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courses taught

UNIV 299: Seminar in Multiliteracy Theories and Tutoring Practices

Ours is a century of visual and multimodal communication.  We increasingly use visual language that mixes colors, symbols, graphics, images, and interactivity to communicate more clearly, quickly, and persuasively.  Moreover, with social media becoming the platform for sharing global, local, and personal news, we find that oral speech skills and body language are also crucial for telling a memorable story or relating information effectively.  The Seminar in Multiliteracy Center Theories and Tutoring Practices (hereafter referred to as the “tutoring course”) introduces new tutors to range of theory and pedagogy related to analyzing and providing effective feedback on written, oral, multimodal college-level work in individual and group consultations; developing workshops; managing critical/creative thinking challenges in the Writing and Multiliteracy Center (WMC); and improving cultural competencies.  Cultural competencies are not only defined by awareness and sensitivity to cultural differences, but also our ability to intentionally respond and take action in cross-cultural contexts.  This is to say, WMC tutors are multiliteracy tutors who are trained to effectively engage in diverse tutorial situations and consciously work to improve their cultural, literacy, and technological competencies.


UNIV 299 Syllabus Spring 2022

English V1A: Composition

English V1A is a writing course which emphasizes critical thinking, expository and argumentative writing, and mastery of library research techniques. In this course, rather than focus just on traditional argument, we will explore more nuanced answers to the problems raised by discussions and our readings. You will learn to flex different rhetorical muscles as we bypass easy dichotomies in favor of compromise and solution. Our book this semester will be J. D. Vance's Hillbilly Elegy, which will serve as fodder for navigating complex conversations and responding in a way that promotes effective communication. You will be asked to engage in reflective writing, research writing, and writing that explores potential compromises to difficult issues.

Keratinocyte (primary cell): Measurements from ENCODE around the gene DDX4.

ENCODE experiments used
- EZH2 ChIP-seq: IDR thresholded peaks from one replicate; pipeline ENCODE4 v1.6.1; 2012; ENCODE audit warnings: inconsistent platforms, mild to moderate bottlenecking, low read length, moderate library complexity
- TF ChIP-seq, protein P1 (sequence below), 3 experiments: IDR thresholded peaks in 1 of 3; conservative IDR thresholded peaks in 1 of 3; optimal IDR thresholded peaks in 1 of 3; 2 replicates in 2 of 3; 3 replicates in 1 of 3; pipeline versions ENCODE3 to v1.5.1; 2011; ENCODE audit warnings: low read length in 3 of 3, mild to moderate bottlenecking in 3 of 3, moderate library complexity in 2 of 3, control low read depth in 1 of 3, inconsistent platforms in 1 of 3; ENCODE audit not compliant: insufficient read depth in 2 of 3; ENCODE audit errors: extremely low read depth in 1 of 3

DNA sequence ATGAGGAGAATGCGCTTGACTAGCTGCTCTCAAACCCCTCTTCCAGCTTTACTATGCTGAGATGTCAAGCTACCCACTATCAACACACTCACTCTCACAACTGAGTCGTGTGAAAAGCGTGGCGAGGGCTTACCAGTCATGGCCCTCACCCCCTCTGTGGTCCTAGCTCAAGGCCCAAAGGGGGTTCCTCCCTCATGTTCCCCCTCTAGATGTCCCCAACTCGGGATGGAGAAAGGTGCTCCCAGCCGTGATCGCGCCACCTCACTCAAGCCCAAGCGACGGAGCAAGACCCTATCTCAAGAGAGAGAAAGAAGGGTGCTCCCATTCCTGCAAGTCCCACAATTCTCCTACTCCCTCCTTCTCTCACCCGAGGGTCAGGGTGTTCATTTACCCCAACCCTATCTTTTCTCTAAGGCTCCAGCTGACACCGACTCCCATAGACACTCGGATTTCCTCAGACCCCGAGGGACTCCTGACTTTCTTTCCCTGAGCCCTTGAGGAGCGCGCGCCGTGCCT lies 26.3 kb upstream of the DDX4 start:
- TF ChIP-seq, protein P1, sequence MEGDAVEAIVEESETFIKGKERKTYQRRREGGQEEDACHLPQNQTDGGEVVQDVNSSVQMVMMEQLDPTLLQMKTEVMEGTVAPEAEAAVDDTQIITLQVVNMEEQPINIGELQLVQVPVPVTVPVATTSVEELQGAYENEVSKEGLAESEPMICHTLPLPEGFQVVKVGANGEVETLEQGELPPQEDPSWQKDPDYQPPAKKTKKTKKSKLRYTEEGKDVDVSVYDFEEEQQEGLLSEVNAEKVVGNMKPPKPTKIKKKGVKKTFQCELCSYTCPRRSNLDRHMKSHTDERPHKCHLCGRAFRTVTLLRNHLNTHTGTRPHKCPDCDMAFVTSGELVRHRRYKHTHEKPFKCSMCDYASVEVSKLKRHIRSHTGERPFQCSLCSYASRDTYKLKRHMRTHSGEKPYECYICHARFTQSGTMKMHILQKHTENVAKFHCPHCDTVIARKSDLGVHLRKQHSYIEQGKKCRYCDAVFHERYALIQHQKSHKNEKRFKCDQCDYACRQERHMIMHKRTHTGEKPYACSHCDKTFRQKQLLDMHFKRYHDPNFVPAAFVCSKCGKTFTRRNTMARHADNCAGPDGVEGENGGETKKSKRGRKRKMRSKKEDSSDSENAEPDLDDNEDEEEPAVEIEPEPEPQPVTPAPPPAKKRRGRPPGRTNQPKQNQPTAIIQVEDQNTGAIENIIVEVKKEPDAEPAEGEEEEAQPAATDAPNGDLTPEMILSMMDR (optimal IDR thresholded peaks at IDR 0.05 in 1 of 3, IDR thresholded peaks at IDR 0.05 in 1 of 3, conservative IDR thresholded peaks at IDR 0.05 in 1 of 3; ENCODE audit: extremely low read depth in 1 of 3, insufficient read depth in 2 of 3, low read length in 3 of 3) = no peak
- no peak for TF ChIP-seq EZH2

English 1A Syllabus Fall 2018 

English 101: Composition

English 101 is a foundational course designed to introduce you to academic writing at the college level. In this class, we will practice a method of writing that focuses on a series of recursive steps: invention, drafting, revision and editing. This process method of writing will develop your skills as a writer, reader and critical thinker. To give you practice in college writing, we will center the course on drafting and revising essays, some which will include primary and secondary source materials; you will also learn how to evaluate sources and gather scholarly information from the college’s library. We will use peer workshopping groups as well as individual conferences to incorporate giving and receiving feedback in the revision process. Learning to communicate your ideas clearly and meaningfully in writing is a skill that you will employ not only in your other college classes but also in your present and future occupations.

English 101 Syllabus Spring 2017

English 101A: Basic Writing

EN 101 A is an enhancement support course for EN 101.  Items for study will include entry-level college composition skills, including the writing of complete sentences, well-developed paragraphs, and well-organized essays. It emphasizes basic grammar, mechanics, and usage.